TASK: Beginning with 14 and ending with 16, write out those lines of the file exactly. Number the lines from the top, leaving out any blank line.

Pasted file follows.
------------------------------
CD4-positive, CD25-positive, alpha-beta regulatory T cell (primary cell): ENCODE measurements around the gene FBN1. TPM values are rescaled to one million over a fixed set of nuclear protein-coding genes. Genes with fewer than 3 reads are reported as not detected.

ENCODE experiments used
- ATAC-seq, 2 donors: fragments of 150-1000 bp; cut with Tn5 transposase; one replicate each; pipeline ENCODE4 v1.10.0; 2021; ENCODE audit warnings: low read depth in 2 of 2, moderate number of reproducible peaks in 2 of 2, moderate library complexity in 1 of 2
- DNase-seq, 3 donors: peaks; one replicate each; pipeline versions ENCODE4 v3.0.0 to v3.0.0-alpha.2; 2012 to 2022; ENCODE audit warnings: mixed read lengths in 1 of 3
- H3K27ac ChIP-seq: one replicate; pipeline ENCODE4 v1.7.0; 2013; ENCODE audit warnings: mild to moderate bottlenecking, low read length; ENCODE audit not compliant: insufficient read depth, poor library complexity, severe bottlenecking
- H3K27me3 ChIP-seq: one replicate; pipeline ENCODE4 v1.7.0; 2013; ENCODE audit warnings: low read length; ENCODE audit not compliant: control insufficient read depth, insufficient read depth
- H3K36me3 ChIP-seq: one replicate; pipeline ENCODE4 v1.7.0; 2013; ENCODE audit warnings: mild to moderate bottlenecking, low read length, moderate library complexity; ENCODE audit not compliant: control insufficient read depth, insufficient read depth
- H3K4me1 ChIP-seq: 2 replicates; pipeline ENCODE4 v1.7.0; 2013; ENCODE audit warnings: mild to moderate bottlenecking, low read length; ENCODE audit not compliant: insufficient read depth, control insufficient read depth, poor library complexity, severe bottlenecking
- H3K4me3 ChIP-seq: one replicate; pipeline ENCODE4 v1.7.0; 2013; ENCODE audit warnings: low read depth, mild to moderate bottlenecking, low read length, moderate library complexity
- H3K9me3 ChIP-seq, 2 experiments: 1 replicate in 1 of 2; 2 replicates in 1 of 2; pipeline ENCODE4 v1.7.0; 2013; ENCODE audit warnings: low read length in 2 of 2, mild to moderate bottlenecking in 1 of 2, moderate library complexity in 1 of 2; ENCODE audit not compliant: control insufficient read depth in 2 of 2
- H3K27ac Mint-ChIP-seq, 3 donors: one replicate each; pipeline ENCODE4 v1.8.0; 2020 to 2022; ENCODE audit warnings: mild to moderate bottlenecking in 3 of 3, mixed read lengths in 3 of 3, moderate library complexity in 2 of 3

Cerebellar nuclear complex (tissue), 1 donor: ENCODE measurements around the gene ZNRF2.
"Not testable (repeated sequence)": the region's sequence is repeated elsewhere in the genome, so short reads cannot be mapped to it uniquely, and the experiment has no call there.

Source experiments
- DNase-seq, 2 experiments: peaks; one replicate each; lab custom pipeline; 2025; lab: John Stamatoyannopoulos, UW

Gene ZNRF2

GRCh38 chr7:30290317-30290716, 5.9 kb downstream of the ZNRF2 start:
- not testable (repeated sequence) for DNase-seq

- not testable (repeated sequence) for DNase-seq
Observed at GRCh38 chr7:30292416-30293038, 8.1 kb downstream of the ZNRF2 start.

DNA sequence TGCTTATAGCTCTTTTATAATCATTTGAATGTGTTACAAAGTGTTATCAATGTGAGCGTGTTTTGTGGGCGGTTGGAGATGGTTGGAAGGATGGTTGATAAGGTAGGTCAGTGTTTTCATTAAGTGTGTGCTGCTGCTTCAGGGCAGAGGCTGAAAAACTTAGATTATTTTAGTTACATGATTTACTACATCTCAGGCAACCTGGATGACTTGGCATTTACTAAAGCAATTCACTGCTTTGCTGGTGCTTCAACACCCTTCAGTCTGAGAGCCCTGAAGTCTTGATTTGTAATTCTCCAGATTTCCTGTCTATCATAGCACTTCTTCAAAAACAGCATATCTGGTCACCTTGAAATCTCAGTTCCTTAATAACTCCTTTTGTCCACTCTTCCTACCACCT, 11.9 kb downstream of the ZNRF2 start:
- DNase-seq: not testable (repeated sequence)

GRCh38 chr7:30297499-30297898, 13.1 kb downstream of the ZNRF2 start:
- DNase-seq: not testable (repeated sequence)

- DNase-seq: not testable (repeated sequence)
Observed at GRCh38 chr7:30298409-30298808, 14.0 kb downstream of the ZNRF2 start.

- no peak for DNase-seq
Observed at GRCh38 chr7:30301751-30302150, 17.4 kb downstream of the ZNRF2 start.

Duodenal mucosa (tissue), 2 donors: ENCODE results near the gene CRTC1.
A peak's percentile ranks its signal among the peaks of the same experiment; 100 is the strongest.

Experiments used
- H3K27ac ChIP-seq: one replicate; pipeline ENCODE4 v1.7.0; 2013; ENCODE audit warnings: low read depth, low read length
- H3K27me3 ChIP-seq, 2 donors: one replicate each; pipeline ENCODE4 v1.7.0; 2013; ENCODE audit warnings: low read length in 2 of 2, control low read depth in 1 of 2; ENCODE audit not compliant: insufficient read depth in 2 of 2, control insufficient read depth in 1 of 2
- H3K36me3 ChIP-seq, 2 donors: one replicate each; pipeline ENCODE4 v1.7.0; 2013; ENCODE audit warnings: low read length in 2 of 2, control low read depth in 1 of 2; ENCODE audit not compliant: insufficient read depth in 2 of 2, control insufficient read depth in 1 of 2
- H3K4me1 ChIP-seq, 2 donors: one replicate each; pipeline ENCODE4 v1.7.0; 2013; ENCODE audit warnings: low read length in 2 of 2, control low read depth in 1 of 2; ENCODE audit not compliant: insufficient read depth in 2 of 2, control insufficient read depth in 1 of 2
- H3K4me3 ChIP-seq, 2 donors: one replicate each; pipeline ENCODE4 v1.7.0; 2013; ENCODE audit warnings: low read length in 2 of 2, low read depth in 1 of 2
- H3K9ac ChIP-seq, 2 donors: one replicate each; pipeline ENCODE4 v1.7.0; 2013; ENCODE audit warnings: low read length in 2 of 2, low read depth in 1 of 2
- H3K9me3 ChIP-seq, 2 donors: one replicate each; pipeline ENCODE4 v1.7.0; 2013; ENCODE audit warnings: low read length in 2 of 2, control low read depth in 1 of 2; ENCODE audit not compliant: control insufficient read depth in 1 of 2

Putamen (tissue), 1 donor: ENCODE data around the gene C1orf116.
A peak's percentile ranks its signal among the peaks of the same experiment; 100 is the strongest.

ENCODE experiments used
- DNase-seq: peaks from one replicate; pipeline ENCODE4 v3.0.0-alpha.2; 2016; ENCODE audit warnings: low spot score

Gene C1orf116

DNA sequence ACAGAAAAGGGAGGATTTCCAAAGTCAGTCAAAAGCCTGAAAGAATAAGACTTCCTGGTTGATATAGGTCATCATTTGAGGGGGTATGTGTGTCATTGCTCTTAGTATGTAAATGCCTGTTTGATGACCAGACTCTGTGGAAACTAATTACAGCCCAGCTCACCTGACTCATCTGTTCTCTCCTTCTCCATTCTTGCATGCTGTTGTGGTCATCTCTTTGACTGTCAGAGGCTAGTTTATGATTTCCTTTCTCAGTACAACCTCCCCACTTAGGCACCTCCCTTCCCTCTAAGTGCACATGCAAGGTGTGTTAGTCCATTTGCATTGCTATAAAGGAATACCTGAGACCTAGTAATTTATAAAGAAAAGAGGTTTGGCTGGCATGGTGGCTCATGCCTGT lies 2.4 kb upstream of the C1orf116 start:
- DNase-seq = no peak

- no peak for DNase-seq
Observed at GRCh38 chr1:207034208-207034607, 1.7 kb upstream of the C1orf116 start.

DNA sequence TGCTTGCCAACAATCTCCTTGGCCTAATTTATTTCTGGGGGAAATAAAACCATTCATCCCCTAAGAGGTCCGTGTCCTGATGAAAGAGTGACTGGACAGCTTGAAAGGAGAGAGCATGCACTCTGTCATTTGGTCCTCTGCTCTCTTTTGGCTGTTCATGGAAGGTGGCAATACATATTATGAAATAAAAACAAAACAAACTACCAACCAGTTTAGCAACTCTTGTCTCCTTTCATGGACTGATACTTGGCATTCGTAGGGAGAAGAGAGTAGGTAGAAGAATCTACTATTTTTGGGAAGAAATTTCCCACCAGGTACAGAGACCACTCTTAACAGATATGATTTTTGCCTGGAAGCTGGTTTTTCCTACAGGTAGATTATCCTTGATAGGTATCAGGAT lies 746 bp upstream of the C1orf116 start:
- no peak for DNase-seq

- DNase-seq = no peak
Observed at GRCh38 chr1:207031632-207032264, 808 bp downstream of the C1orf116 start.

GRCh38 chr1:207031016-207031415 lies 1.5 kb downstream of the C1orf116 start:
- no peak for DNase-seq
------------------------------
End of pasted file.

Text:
Source experiments
- DNase-seq, 2 experiments: peaks; one replicate each; lab custom pipeline; 2025; lab: John Stamatoyannopoulos, UW

Gene ZNRF2